6. Bever F (2016) Maine seaweed: The next super-food? http://mainepublic.org/post/maine-seaweed-next-super-food; searched on 17 March 2017
  7. Bigliardi B, Galati F (2013) Innovation trends in the food industry: the case of functional foods. Trends Food Sci Technol 31:118–129CrossRefGoogle Scholar
  8. Bradford MM (1976) A rapid and sensitive method for the quantitation of microgram quantities of protein utilizing the principle of protein-dye binding. Anal Biochem 72:248–254CrossRefGoogle Scholar
  9. Buren JV (1979) The chemistry of texture in fruits and vegetables. J Texture Stud 10:1–23CrossRefGoogle Scholar
  10. Clydesdale FM (1993) Color as a factor in food choice. Crit Rev Food Sci Nutr 33:83–101CrossRefGoogle Scholar
  11. Cox S, Abu-Ghannam N, Gupta S (2010) An assessment of the antioxidant and antimicrobial activity of six species of edible Irish seaweeds. Int Food Res J 17:205–220Google Scholar
  12. Debevere J (1996) Criteria en praktische methoden voor de bepaling van de houdbaarheidsdatum in de etikettering. Etikettering, houdbaarheid en bewaring (voedingsmiddelen en recht 2). Die Keure, Brugge p 37–64Google Scholar
  13. Gantt E (1990) Pigmentation and photoacclimation. In: Cole KM, Sheath RG (eds) Biology of the red Algae. Cambridge University Press, Cambridge, pp 203–221Google Scholar
  14. Gast KLB (2001) Storage Conditions Fruits & Vegetables. Postharvest Management of Commercial Horticulture Crops. Bulletin no. 4135. The University of Maine, USAGoogle Scholar
  15. Gómez-López VM, Ragaert P, Jeyachchandran V, Debevere J, Devlieghere F (2008) Shelf-life of minimally processed lettuce and cabbage treated with gaseous chlorine dioxide and cysteine. Int J Food Microbiol 121:74–83CrossRefGoogle Scholar
  16. Gupta S, Rajauria G, Abu-Ghannam N (2010) Study of the microbial diversity and antimicrobial properties of Irish edible brown seaweeds. Int J Food Sci Technol 45:482–489CrossRefGoogle Scholar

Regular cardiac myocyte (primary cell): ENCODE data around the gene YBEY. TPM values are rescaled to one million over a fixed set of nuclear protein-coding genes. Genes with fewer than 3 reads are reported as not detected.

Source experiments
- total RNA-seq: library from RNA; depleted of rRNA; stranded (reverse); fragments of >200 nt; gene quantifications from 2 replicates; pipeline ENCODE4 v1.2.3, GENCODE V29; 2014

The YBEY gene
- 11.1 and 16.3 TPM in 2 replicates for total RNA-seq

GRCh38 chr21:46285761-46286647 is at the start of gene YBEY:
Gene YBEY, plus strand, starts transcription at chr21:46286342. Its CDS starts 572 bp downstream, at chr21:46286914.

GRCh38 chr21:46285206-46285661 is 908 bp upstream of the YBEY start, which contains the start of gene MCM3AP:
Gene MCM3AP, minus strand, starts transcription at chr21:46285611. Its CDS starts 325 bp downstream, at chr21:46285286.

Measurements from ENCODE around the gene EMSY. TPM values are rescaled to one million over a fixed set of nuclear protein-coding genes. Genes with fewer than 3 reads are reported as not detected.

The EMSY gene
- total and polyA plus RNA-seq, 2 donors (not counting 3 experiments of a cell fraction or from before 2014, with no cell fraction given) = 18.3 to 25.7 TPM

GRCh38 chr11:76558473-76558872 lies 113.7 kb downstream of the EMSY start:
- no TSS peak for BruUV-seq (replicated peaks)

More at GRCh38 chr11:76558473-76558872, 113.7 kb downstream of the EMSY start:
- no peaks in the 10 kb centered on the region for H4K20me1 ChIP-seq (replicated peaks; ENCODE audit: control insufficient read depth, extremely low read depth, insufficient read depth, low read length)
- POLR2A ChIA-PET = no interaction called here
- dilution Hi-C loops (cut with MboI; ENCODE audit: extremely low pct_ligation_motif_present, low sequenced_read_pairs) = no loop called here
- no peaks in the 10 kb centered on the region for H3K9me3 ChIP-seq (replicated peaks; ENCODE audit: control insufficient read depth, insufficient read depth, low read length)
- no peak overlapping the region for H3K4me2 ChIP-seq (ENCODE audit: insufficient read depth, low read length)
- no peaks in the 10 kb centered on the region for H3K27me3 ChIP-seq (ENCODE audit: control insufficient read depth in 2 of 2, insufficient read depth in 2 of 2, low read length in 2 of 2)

17. Harnedy PA, FitzGerald RJ (2013) Extraction of protein from the macroalga Palmaria palmata. LWT Food Sci Technol 51:375–382CrossRefGoogle Scholar
  18. Jung YJ, Padmanabahn A, Hong JH, Lim J, Kim KO (2012) Consumer freshness perception of spinach samples exposed to different storage conditions. Postharvest Biol Technol 73:115–121CrossRefGoogle Scholar
  19. Kader AA (2002) Postharvest biology and technology: an overview. In: Kader AA (ed), Postharvest technology of horticultural crops. Oakland, CA: University of California, Division of Agricultural Resources pp 39–48Google Scholar
  20. LePape MA, Grua-Priol J, Demaimay M (2002) Effect of two storage conditions on the odor of an edible seaweed, Palmaria palmata, and optimization of an extraction procedure preserving its odor characteristics. J Food Sci 67:3135–3139CrossRefGoogle Scholar
  21. Liot F, Colin A, Mabeau S (1993) Microbiology and storage life of fresh edible seaweeds. J Appl Phycol 5:243–247CrossRefGoogle Scholar
  22. Lowry OH, Rosebrough NJ, Farr AL, Randall RJ (1951) Protein measurement with the Folin phenol reagent. J Biol Chem 193:265–275PubMedPubMedCentralGoogle Scholar
  23. Lyons JM, Breidenbach RW (1987) Chilling injury. In: Weichmann J (ed) Postharvest physiology of vegetables. Marcel Dekker, New York, pp 305–326Google Scholar
  24. Martens M, Baardseth P (1987) Sensory quality. In: Weichmann J (ed) Postharvest physiology of vegetables. Marcel Dekker, New York, pp 413–426Google Scholar